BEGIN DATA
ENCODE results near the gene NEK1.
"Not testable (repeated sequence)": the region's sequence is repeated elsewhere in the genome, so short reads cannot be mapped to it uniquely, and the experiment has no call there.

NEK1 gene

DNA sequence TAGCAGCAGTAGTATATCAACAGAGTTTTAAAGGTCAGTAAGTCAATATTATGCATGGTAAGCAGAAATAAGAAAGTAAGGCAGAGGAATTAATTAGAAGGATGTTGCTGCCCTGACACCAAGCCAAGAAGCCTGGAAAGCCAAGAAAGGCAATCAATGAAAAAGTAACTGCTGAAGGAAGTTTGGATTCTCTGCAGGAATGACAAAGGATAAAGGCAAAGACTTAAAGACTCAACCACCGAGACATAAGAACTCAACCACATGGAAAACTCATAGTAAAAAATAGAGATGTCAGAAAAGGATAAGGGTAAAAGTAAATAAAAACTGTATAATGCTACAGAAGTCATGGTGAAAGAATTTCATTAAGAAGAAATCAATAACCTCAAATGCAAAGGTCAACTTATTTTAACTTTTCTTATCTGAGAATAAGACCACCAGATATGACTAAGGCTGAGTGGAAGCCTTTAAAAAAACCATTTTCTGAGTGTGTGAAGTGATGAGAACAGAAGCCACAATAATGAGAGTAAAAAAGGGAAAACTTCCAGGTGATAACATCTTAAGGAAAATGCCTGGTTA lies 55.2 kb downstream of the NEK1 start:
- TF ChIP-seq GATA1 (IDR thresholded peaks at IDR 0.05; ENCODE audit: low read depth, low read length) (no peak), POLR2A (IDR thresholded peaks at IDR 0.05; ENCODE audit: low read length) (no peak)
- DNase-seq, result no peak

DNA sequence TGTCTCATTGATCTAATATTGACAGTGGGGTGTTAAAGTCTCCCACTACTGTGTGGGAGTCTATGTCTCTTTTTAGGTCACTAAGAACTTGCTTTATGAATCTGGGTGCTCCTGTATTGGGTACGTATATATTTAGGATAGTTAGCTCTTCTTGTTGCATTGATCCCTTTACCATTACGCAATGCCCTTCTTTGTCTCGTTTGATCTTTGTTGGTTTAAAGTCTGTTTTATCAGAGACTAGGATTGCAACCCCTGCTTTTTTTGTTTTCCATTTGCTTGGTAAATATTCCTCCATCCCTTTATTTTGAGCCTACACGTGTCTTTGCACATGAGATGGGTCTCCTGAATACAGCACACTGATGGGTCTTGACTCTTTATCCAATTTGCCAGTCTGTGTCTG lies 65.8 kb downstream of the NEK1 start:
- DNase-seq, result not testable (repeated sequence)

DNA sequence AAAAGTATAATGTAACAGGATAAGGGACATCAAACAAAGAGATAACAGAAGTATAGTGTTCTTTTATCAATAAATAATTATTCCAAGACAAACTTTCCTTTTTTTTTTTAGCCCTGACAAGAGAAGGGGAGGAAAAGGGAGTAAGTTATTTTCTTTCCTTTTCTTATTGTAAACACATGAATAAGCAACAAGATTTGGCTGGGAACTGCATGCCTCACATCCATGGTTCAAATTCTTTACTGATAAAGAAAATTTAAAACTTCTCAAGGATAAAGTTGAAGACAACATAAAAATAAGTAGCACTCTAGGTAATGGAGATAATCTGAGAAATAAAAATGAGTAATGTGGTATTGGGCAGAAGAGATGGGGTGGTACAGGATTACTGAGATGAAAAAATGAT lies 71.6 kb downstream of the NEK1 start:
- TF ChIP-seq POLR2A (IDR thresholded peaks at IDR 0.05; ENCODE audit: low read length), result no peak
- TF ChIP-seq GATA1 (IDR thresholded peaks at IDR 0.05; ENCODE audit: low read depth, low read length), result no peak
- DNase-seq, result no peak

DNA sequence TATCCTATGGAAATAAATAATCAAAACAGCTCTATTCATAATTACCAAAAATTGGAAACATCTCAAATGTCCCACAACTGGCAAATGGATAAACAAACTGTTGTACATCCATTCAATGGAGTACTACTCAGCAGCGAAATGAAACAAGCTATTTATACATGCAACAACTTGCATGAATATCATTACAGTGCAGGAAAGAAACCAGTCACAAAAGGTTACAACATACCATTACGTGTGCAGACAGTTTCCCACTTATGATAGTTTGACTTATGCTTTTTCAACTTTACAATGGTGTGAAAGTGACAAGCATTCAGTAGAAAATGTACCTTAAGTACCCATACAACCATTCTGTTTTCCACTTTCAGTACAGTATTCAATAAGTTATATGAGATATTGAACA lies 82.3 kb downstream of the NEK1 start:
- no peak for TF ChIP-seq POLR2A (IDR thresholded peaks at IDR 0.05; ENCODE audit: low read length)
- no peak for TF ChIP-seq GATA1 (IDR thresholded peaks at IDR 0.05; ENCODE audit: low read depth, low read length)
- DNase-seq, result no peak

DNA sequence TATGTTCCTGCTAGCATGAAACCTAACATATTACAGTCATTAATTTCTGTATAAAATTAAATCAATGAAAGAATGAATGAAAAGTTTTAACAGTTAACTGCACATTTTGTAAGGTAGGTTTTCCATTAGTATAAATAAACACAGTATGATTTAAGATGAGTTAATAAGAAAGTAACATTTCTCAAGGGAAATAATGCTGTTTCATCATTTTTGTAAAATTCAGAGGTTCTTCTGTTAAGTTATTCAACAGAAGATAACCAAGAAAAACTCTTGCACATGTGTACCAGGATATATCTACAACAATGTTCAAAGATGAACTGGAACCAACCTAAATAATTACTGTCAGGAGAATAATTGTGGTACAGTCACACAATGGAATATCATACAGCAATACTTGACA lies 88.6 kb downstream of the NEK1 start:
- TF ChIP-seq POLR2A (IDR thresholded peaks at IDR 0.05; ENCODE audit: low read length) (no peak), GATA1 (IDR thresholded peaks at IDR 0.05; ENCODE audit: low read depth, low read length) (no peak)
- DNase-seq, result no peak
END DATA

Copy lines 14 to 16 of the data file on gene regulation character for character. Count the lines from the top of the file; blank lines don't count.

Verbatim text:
- no peak for TF ChIP-seq POLR2A (IDR thresholded peaks at IDR 0.05; ENCODE audit: low read length)
- no peak for TF ChIP-seq GATA1 (IDR thresholded peaks at IDR 0.05; ENCODE audit: low read depth, low read length)
- DNase-seq, result no peak